It’s only been a few years, but a lot has changed since the two of us led our respective parties in Congress.
Our political system has become more entrenched in hyperpartisanship, distrust and an inability to find common ground on issues vital to our country’s future. Gridlock has atrophied Congress’ ability to address ever-growing economic, educational and demographic divides that threaten to further erode America’s middle class.
In 2018, for the first time since such record-keeping began, the number of job openings surpassed the number of unemployed Americans.
Meanwhile, American workers face an unprecedented paradox. In today’s economy, we see both millions of vacant jobs and millions of Americans who are either unemployed or have dropped out of the labor market because they lack the skills needed to fill those jobs.
In 2018, for the first time since such record-keeping began, the number of job openings surpassed the number of unemployed Americans. Nearly half of U.S. employers report difficulty filling positions, citing a lack of skills as a key barrier. The ongoing shift from a manufacturing economy to a knowledge-based economy is triggering disruptions across industries and communities.
As a result, pathways for workers to the middle class are rapidly changing. We believe it’s critical to identify and elevate bipartisan solutions to address this challenge.
We see three critical areas for reform.
First, the education system needs to take a new approach.
Students must be prepared for a changing economy. According to a Gallup survey, just 34 percent of students at four-year colleges believe they will graduate with the skills and knowledge needed to succeed in the job market.
To better equip students for tomorrow’s workforce, schools need to do a better job teaching science, technology, engineering and mathematics (STEM) skills. A report by the National Association of Manufacturing and consulting firm Deloitte predicts that the U.S. will create 3.5 million STEM jobs by 2025, but 2 million will go unfilled because of a lack of skills. Study after study shows the U.S. continues to lag behind our economic competitors in STEM training.
Community colleges, which enroll 42 percent of U.S. undergraduates (and 25 percent of full-time undergraduates), should work in partnership with private-sector employers to make themselves gateways to well-paying jobs. Community college grads who have had a relevant internship are nearly seven times more likely to have a good job waiting at graduation than students with no internships. Four-year colleges must also evolve to support education throughout graduates’ lives.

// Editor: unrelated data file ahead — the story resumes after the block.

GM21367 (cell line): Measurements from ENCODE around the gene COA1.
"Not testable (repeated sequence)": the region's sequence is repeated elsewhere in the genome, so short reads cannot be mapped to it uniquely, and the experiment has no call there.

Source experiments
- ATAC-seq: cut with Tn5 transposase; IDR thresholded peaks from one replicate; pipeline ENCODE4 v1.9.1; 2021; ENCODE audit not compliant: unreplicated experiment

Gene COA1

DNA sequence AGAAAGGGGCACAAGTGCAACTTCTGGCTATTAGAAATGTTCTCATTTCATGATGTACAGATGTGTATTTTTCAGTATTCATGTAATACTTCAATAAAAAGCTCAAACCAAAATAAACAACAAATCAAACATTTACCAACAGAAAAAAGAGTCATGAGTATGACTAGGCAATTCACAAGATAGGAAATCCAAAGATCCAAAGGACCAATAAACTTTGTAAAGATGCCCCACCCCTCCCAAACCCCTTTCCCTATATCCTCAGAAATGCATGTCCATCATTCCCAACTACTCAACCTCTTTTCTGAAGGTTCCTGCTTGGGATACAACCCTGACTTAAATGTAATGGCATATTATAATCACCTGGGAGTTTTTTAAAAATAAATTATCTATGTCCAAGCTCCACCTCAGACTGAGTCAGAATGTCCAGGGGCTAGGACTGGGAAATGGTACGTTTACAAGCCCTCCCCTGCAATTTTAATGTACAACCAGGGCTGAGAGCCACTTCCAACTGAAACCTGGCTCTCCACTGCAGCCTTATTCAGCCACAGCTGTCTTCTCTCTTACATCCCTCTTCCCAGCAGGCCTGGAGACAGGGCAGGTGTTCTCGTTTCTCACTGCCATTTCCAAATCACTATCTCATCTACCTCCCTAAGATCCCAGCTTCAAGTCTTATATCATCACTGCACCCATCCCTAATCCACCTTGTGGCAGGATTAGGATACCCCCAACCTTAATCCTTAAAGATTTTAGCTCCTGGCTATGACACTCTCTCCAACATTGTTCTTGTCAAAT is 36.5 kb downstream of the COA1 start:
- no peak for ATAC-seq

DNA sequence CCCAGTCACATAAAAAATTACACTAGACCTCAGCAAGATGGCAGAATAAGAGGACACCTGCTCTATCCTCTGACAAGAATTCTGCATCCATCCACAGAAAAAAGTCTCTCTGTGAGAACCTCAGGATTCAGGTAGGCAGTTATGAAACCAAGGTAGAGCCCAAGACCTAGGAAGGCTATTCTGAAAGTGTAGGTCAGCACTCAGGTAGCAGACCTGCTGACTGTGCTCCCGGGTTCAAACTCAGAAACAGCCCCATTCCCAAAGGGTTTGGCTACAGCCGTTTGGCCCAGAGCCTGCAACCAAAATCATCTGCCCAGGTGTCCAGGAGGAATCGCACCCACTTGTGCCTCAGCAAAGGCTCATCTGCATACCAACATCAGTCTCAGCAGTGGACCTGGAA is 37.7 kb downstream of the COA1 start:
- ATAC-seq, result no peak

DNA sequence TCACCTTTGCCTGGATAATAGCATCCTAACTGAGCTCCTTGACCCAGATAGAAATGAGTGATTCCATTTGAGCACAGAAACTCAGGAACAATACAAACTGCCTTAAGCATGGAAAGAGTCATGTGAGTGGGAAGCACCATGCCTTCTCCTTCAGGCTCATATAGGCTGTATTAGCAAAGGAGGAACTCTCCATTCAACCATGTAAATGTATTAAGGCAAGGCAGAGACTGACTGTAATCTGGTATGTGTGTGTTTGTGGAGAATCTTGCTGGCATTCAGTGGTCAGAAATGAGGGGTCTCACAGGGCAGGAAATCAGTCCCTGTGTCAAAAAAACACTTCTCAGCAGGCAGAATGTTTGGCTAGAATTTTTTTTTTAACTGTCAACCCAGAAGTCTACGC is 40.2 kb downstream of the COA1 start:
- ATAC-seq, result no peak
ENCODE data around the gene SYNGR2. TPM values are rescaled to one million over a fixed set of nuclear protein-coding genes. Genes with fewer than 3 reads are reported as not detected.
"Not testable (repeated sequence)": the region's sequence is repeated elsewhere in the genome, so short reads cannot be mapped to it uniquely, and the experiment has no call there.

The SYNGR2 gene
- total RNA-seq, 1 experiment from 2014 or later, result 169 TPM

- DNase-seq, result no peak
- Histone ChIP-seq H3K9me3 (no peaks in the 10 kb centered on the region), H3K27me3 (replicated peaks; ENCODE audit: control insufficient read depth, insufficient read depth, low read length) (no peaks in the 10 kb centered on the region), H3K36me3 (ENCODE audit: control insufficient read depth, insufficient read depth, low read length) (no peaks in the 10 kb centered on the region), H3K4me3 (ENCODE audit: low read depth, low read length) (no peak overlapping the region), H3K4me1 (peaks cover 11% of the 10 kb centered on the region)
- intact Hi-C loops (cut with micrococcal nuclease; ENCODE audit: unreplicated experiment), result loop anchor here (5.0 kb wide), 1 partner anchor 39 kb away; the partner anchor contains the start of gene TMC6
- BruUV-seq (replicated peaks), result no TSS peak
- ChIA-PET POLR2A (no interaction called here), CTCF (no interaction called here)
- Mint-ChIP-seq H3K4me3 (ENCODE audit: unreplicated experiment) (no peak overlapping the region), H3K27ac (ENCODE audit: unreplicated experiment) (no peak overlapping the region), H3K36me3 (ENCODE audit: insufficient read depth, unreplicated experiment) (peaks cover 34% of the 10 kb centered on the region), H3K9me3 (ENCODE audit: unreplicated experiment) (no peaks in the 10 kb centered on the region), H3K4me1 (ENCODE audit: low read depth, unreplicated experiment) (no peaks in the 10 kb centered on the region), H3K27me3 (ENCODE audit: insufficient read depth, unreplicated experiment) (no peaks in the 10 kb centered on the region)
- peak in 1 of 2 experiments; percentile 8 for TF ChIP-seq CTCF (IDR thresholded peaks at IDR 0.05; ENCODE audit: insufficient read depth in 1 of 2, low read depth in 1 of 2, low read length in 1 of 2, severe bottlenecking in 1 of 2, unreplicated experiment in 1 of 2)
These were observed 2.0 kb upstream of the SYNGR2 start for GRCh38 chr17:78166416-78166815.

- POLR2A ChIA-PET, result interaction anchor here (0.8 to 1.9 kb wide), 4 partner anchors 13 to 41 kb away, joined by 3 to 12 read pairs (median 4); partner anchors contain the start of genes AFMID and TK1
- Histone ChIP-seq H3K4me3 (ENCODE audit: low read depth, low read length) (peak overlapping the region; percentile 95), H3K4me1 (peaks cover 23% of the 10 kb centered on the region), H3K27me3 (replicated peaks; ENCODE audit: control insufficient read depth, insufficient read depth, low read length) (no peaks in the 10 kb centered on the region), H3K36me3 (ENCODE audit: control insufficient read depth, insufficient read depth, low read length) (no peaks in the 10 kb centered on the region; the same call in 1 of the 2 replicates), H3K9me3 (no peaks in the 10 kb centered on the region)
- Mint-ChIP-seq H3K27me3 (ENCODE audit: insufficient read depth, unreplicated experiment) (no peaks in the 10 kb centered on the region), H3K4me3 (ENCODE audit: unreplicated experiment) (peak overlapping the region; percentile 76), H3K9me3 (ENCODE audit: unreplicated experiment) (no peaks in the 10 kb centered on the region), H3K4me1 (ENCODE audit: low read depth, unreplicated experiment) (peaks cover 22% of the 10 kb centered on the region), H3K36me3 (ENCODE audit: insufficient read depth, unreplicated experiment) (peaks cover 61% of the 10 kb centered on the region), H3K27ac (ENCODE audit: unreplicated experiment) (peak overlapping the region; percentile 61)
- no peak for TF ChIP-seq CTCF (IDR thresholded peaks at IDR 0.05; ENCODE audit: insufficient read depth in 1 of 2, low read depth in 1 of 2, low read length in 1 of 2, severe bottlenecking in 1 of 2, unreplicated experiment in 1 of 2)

Second, corporations should helm skills-improvement efforts.
Nearly two-thirds of U.S. executives believe corporations should “take the lead” on addressing the skills gap. But while U.S. companies spent nearly $90 billion on training programs in 2018, the gap persists, leaving millions of Americans on the sidelines of the current recovery.
Companies must provide continuous learning opportunities while creating more innovative programs that can both improve workers’ skills and drive growth. As co-chairs of the MGM Public Policy Institute at UNLV, we are working with MGM Resorts and educational leaders to advance those goals. That work includes the MGM College Opportunity Program, a landmark partnership with the Nevada System of Higher Education to provide online education at no cost to all MGM Resorts employees throughout the United States in any field, well beyond hospitality, helping foster community-wide opportunities that support expansive career growth.
Companies must provide continuous learning opportunities while creating more innovative programs that can both improve workers’ skills and drive growth.
Third, we need to take a hard look at public policies aimed at training workers.
Preparing Americans for the future of work should be a goal for government at all levels. Policymakers should align education reform with workforce needs to ensure students are graduating with the skills they need to find employment. Federal and state job programs must be evaluated to identify which ones work, and how they can reach more workers.
America can have a workforce second to none — but only if government, business and academia unite to give workers the tools needed to succeed. Putting American workers first shouldn’t be a partisan issue.
If a former Democratic Senate Majority Leader and Republican Speaker of the House can see eye to eye, there’s no reason today’s leaders can’t join forces on bipartisan solutions to help workers and unleash the full potential of America’s economy.